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Quiz #65, Principle of Great Surprise, and Array.delete sledgehammer

 
 
Dave Howell
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      02-04-2006
I thought I was actually going to enter my first RubyQuiz, but I've
spent three times as much time trying to get Ruby to stop surprising me
as I have trying to implement my algorithm, and I've had to abandon my
effort since I don't have the time to spend. Sigh.

Can somebody explain to me how I'm supposed to delete a *single*
element from an array based on equivalence with an object? and get back
said array with said element deleted?

In other words....

ar = [1, 2, 3, 8, 15, 15, 8]

ar.delete_one_element!(15)
=> [1, 2, 3, 8, 15, 8]

ar.delete_one_element!(14)
=> [1, 2, 3, 8, 15, 15, 8]

ar.delete_one_element!(nil)
=> [1, 2, 3, 8, 15, 15, 8]

I did find so many different ways of not doing this....

Too enthusiastic....
ar.delete(15)
=> 15
ar
=> [1, 2, 3, 8, 8]

Right results, wrong output...
ar.slice!(ar.index(15))
=> 15
ar
=> [1, 2, 3, 8, 15, 8]

and also surprised me by not handling 'nil' as I wanted...
ar.slice!(ar.index(13))
TypeError: no implicit conversion from nil to integer
from (irb):8:in `slice!'
from (irb):8


I mean, this seems so, er, obvious! "Please find one instance of this
object in the array, and return to me the array without that object. If
the array doesn't have that object, then just give the array back to
me."

Why isn't that the Ruby Way? What am I missing here?

Help?





 
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Levin Alexander
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      02-04-2006
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YXNzIEFycmF5CiAgICBkZWYgd2l0aG91dF9vbmUoZWxlbSkKIC AgICAgbmV3ID0gc2VsZi5kdXAg
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dmluCg==


 
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James Edward Gray II
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      02-04-2006
On Feb 4, 2006, at 2:50 PM, Dave Howell wrote:

> Can somebody explain to me how I'm supposed to delete a *single*
> element from an array based on equivalence with an object? and get
> back said array with said element deleted?


I was just wanting this method yesterday, and not for the first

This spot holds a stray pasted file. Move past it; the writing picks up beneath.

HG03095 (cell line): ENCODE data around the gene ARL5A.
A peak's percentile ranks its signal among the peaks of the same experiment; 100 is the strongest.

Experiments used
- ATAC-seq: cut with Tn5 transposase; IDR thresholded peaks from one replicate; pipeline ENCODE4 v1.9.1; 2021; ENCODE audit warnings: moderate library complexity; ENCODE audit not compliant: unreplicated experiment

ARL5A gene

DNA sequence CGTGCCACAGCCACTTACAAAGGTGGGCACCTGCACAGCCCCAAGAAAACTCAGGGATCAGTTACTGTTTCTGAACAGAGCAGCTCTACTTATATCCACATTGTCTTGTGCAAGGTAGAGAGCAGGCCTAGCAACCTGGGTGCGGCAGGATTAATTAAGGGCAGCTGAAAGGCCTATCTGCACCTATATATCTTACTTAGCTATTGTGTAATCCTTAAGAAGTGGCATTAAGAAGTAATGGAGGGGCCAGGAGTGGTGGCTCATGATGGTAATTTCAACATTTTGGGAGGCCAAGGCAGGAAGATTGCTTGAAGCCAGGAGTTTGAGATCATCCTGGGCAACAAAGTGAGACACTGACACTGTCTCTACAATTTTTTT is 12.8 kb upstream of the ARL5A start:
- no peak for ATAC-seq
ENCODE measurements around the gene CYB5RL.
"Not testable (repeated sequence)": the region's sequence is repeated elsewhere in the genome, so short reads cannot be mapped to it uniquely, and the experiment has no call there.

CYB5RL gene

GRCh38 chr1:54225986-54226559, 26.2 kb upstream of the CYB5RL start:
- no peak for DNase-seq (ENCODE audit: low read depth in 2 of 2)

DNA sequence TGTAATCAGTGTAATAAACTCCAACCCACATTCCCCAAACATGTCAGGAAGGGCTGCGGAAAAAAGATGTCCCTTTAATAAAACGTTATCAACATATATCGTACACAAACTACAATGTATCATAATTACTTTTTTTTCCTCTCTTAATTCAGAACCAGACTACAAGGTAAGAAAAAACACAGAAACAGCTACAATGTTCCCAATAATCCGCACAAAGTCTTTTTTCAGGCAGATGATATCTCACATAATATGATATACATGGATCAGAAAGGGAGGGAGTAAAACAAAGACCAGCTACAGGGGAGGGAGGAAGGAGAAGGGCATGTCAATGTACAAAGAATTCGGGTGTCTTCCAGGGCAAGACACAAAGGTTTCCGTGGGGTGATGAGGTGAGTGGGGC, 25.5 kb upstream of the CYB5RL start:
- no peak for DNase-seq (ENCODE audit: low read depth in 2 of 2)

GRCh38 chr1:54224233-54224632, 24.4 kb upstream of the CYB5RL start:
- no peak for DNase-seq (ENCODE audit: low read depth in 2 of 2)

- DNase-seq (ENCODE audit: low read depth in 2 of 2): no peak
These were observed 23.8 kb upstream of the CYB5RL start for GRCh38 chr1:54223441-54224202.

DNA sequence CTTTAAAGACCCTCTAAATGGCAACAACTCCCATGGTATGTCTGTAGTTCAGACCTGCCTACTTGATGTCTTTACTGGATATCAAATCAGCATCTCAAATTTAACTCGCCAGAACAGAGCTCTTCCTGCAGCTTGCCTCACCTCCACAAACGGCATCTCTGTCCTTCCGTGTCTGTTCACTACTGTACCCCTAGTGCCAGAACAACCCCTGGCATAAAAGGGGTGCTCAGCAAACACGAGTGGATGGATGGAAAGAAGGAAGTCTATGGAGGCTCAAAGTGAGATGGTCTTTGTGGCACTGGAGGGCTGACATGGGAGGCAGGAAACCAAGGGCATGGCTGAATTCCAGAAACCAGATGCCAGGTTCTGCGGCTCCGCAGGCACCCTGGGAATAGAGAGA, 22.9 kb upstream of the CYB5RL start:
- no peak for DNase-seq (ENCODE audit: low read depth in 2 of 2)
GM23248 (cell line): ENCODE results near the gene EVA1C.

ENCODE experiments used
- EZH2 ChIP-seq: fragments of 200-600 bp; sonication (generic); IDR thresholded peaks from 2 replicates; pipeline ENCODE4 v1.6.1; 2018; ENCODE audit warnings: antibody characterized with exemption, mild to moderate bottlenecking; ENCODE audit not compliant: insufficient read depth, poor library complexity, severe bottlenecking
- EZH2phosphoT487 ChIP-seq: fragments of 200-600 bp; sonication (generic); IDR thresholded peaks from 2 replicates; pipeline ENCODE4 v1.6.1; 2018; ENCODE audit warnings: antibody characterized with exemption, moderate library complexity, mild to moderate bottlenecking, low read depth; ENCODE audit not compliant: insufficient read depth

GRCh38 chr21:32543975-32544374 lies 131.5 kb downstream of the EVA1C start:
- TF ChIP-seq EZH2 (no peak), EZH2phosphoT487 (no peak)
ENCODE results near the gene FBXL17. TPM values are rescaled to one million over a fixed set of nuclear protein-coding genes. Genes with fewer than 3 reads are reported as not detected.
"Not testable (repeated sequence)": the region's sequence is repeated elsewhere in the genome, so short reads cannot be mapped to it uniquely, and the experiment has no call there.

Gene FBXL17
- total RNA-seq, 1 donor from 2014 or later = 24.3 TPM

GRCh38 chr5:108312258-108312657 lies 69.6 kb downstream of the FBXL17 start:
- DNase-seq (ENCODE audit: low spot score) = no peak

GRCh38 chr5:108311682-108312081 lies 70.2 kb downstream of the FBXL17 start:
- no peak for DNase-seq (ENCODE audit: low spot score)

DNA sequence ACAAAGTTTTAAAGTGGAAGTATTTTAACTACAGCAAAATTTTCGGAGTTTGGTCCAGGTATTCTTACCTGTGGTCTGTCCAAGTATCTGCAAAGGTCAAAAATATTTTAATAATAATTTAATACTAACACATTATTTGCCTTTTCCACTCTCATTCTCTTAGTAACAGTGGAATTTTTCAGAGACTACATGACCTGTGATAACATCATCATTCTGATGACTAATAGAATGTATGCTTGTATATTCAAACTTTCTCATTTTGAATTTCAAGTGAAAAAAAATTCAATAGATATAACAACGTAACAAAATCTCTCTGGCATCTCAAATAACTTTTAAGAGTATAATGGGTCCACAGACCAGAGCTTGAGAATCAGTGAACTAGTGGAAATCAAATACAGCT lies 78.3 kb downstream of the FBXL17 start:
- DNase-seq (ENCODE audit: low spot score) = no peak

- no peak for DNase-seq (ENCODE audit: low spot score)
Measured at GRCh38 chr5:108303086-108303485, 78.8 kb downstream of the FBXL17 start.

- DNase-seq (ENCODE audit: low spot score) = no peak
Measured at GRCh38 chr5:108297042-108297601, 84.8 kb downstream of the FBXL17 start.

time. Is there any good reason we can't have a delete_first() method
for Array?

James Edward Gray II


 
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ara.t.howard@noaa.gov
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      02-04-2006
On Sun, 5 Feb 2006, Dave Howell wrote:

> I thought I was actually going to enter my first RubyQuiz, but I've spent
> three times as much time trying to get Ruby to stop surprising me as I have
> trying to implement my algorithm, and I've had to abandon my effort since I
> don't have the time to spend. Sigh.
>
> Can somebody explain to me how I'm supposed to delete a *single* element from
> an array based on equivalence with an object? and get back said array with
> said element deleted?
>
> In other words....
>
> ar = [1, 2, 3, 8, 15, 15, 8]
>
> ar.delete_one_element!(15)
> => [1, 2, 3, 8, 15, 8]
>
> ar.delete_one_element!(14)
> => [1, 2, 3, 8, 15, 15, 8]
>
> ar.delete_one_element!(nil)
> => [1, 2, 3, 8, 15, 15, 8]
>
> I did find so many different ways of not doing this....
>
> Too enthusiastic....
> ar.delete(15)
> => 15
> ar
> => [1, 2, 3, 8, 8]
>
> Right results, wrong output...
> ar.slice!(ar.index(15))
> => 15
> ar
> => [1, 2, 3, 8, 15, 8]
>
> and also surprised me by not handling 'nil' as I wanted...
> ar.slice!(ar.index(13))
> TypeError: no implicit conversion from nil to integer
> from (irb):8:in `slice!'
> from (irb):8
>
>
> I mean, this seems so, er, obvious! "Please find one instance of this object
> in the array, and return to me the array without that object. If the array
> doesn't have that object, then just give the array back to me."
>
> Why isn't that the Ruby Way? What am I missing here?
>
> Help?


harp:~ > cat a.rb
class Array
def remove(*args) replace(self - args) end
end

a = %w( a b b )
p a.delete_if{|x| x == "b"}

a = %w( a b b )
p(a.delete("b") && a)

a = %w( a b b )
p a.select{|x| x != "b"}

a = %w( a b b )
p a - ["b"]

a = %w( a b b c )
p a.remove("b", "c")


harp:~ > ruby a.rb
["a"]
["a"]
["a"]
["a"]
["a"]

there are probably more ways.

hth.

-a

--
happiness is not something ready-made. it comes from your own actions.
- h.h. the 14th dali lama


 
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Logan Capaldo
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      02-04-2006

On Feb 4, 2006, at 3:50 PM, Dave Howell wrote:

> I thought I was actually going to enter my first RubyQuiz, but I've
> spent three times as much time trying to get Ruby to stop
> surprising me as I have trying to implement my algorithm, and I've
> had to abandon my effort since I don't have the time to spend. Sigh.
>
> Can somebody explain to me how I'm supposed to delete a *single*
> element from an array based on equivalence with an object? and get
> back said array with said element deleted?
>
> In other words....
>
> ar = [1, 2, 3, 8, 15, 15, 8]
>
> ar.delete_one_element!(15)
> => [1, 2, 3, 8, 15, 8]
>
> ar.delete_one_element!(14)
> => [1, 2, 3, 8, 15, 15, 8]
>
> ar.delete_one_element!(nil)
> => [1, 2, 3, 8, 15, 15, 8]
>
> I did find so many different ways of not doing this....
>
> Too enthusiastic....
> ar.delete(15)
> => 15
> ar
> => [1, 2, 3, 8, 8]
>
> Right results, wrong output...
> ar.slice!(ar.index(15))
> => 15
> ar
> => [1, 2, 3, 8, 15, 8]
>
> and also surprised me by not handling 'nil' as I wanted...
> ar.slice!(ar.index(13))
> TypeError: no implicit conversion from nil to integer
> from (irb):8:in `slice!'
> from (irb):8
>
>
> I mean, this seems so, er, obvious! "Please find one instance of